Two Montrealers invent a new kind of plastic - made of seafood leftovers
Your leftovers could be used to make a better plastic wrap.
Two students at the École Polytechnique have invented a plastic made of seafood shells.
Mounia Arkoun and Nury Ardila are earning their PhDs in chemical engineering. The pair work with a powder called kitosan - made from leftover shells from lobsters, crab and shellfish.
They turn that powder into a plastic that is not only but antibacterial - it's biodegradable, too. The 0.03 mm-thick material resembles plastic cling wrap.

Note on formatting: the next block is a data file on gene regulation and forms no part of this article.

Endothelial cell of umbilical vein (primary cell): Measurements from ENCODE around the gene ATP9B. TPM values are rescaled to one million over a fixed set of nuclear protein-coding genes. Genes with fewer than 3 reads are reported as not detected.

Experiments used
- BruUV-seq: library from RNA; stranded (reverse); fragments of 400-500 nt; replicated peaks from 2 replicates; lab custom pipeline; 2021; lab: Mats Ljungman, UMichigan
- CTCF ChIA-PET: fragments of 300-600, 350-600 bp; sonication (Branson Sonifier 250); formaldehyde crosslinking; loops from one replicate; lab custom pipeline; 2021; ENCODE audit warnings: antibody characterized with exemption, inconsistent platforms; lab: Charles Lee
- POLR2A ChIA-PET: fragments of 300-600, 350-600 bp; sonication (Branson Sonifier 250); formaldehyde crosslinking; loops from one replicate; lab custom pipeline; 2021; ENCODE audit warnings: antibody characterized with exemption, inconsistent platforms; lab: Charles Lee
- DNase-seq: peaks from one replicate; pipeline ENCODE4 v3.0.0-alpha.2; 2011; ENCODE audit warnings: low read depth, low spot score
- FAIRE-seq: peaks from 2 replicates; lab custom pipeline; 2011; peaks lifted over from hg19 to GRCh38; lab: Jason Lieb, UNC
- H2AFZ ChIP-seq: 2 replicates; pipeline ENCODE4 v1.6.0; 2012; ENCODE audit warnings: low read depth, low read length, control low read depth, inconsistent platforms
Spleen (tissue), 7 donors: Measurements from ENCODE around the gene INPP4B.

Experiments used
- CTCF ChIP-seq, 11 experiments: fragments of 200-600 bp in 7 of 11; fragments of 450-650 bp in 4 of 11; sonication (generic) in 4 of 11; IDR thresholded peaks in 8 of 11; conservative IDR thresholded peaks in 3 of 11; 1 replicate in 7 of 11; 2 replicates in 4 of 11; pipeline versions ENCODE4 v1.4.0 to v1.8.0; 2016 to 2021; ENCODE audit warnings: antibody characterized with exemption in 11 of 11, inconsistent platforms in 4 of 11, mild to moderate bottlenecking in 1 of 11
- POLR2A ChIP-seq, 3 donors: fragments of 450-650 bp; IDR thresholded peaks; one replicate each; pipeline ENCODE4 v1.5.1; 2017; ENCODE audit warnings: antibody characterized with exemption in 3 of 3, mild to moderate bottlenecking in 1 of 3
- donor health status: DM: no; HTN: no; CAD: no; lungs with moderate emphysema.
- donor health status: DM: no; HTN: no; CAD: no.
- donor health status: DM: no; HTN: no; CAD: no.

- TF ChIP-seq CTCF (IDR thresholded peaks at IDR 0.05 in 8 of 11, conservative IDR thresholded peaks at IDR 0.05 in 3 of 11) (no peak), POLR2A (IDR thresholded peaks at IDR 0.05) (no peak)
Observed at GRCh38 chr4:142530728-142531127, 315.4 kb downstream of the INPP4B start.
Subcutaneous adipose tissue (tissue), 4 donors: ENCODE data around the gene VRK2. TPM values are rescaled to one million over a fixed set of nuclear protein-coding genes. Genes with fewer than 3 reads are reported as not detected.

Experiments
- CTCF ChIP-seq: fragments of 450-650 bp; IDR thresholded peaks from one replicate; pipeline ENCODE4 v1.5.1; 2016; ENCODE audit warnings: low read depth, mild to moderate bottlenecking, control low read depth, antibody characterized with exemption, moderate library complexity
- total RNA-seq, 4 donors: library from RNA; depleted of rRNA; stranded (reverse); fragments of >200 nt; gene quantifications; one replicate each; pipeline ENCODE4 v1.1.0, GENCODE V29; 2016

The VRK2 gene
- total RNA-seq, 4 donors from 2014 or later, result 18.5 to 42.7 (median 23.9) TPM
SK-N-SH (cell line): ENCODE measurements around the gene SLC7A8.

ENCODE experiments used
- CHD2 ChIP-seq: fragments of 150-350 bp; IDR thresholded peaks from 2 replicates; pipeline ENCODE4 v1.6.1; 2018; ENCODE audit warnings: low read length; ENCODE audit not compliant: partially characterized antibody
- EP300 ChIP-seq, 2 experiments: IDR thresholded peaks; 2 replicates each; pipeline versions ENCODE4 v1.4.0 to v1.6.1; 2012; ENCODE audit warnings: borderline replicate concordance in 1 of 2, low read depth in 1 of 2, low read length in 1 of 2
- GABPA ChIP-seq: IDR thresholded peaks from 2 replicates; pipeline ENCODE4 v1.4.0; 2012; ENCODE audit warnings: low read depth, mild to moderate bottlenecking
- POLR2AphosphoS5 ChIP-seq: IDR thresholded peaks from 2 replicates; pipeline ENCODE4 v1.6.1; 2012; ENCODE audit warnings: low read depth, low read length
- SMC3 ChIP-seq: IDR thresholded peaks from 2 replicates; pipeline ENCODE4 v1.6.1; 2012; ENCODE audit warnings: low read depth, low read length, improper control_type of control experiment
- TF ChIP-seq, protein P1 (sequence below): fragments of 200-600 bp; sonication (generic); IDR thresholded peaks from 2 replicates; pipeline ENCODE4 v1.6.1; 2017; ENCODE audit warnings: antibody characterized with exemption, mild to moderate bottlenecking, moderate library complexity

'The material is antibacterial, and that means it can eradicate bacteria such E.coli, listeria, salmonella - so we can use it for food applications, ' said Ardila. That could something you'd use in your kitchen, like plastic baggies or Tupperware.
Arkoun and Ardila have worked on this for the last five years and plan to keep developing the plastic wrap. Arkoun is from Algeria and Ardila is originally from Colombia, and they often work together - a winning combination, as they often win academic competitions as a pair. They credit teamwork with turning this concept into reality.